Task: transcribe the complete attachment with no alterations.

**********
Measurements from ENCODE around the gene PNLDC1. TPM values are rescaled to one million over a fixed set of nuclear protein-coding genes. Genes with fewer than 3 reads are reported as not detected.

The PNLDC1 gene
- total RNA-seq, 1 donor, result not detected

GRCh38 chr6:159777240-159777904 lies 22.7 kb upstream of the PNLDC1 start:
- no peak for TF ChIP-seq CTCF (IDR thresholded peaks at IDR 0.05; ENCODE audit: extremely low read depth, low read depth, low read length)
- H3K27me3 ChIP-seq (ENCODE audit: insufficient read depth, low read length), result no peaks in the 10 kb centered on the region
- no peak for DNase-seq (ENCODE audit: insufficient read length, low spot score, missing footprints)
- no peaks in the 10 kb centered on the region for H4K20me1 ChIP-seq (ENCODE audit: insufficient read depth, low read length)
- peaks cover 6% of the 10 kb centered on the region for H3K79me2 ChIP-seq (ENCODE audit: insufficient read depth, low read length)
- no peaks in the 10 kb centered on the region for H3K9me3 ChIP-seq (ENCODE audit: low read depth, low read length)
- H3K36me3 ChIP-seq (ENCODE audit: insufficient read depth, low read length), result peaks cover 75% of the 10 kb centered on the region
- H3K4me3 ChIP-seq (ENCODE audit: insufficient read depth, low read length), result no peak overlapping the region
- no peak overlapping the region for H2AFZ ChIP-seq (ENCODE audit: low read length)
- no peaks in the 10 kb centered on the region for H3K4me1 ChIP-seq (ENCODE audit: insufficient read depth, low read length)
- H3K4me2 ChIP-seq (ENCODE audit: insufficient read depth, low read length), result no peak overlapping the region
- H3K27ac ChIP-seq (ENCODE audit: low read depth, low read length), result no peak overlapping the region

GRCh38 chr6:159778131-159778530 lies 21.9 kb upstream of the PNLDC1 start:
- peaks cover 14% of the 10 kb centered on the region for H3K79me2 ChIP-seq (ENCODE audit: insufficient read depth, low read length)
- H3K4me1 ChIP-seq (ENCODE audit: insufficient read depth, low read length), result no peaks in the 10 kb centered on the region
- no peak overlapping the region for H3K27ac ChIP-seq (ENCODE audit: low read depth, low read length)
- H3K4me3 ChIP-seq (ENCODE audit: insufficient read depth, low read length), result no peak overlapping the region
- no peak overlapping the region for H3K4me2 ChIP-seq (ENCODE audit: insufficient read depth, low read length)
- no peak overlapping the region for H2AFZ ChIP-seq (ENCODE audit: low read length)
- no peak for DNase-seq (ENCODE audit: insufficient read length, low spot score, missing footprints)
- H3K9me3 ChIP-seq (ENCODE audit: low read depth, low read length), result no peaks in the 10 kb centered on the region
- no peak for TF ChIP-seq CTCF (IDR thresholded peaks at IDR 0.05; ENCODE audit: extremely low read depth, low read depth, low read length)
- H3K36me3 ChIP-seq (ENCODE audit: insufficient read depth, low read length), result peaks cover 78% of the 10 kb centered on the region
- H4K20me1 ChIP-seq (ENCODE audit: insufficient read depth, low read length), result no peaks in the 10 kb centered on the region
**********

Measurements from ENCODE around the gene PNLDC1. TPM values are rescaled to one million over a fixed set of nuclear protein-coding genes. Genes with fewer than 3 reads are reported as not detected.

The PNLDC1 gene
- total RNA-seq, 1 donor, result not detected

GRCh38 chr6:159777240-159777904 lies 22.7 kb upstream of the PNLDC1 start:
- no peak for TF ChIP-seq CTCF (IDR thresholded peaks at IDR 0.05; ENCODE audit: extremely low read depth, low read depth, low read length)
- H3K27me3 ChIP-seq (ENCODE audit: insufficient read depth, low read length), result no peaks in the 10 kb centered on the region
- no peak for DNase-seq (ENCODE audit: insufficient read length, low spot score, missing footprints)
- no peaks in the 10 kb centered on the region for H4K20me1 ChIP-seq (ENCODE audit: insufficient read depth, low read length)
- peaks cover 6% of the 10 kb centered on the region for H3K79me2 ChIP-seq (ENCODE audit: insufficient read depth, low read length)
- no peaks in the 10 kb centered on the region for H3K9me3 ChIP-seq (ENCODE audit: low read depth, low read length)
- H3K36me3 ChIP-seq (ENCODE audit: insufficient read depth, low read length), result peaks cover 75% of the 10 kb centered on the region
- H3K4me3 ChIP-seq (ENCODE audit: insufficient read depth, low read length), result no peak overlapping the region
- no peak overlapping the region for H2AFZ ChIP-seq (ENCODE audit: low read length)
- no peaks in the 10 kb centered on the region for H3K4me1 ChIP-seq (ENCODE audit: insufficient read depth, low read length)
- H3K4me2 ChIP-seq (ENCODE audit: insufficient read depth, low read length), result no peak overlapping the region
- H3K27ac ChIP-seq (ENCODE audit: low read depth, low read length), result no peak overlapping the region

GRCh38 chr6:159778131-159778530 lies 21.9 kb upstream of the PNLDC1 start:
- peaks cover 14% of the 10 kb centered on the region for H3K79me2 ChIP-seq (ENCODE audit: insufficient read depth, low read length)
- H3K4me1 ChIP-seq (ENCODE audit: insufficient read depth, low read length), result no peaks in the 10 kb centered on the region
- no peak overlapping the region for H3K27ac ChIP-seq (ENCODE audit: low read depth, low read length)
- H3K4me3 ChIP-seq (ENCODE audit: insufficient read depth, low read length), result no peak overlapping the region
- no peak overlapping the region for H3K4me2 ChIP-seq (ENCODE audit: insufficient read depth, low read length)
- no peak overlapping the region for H2AFZ ChIP-seq (ENCODE audit: low read length)
- no peak for DNase-seq (ENCODE audit: insufficient read length, low spot score, missing footprints)
- H3K9me3 ChIP-seq (ENCODE audit: low read depth, low read length), result no peaks in the 10 kb centered on the region
- no peak for TF ChIP-seq CTCF (IDR thresholded peaks at IDR 0.05; ENCODE audit: extremely low read depth, low read depth, low read length)
- H3K36me3 ChIP-seq (ENCODE audit: insufficient read depth, low read length), result peaks cover 78% of the 10 kb centered on the region
- H4K20me1 ChIP-seq (ENCODE audit: insufficient read depth, low read length), result no peaks in the 10 kb centered on the region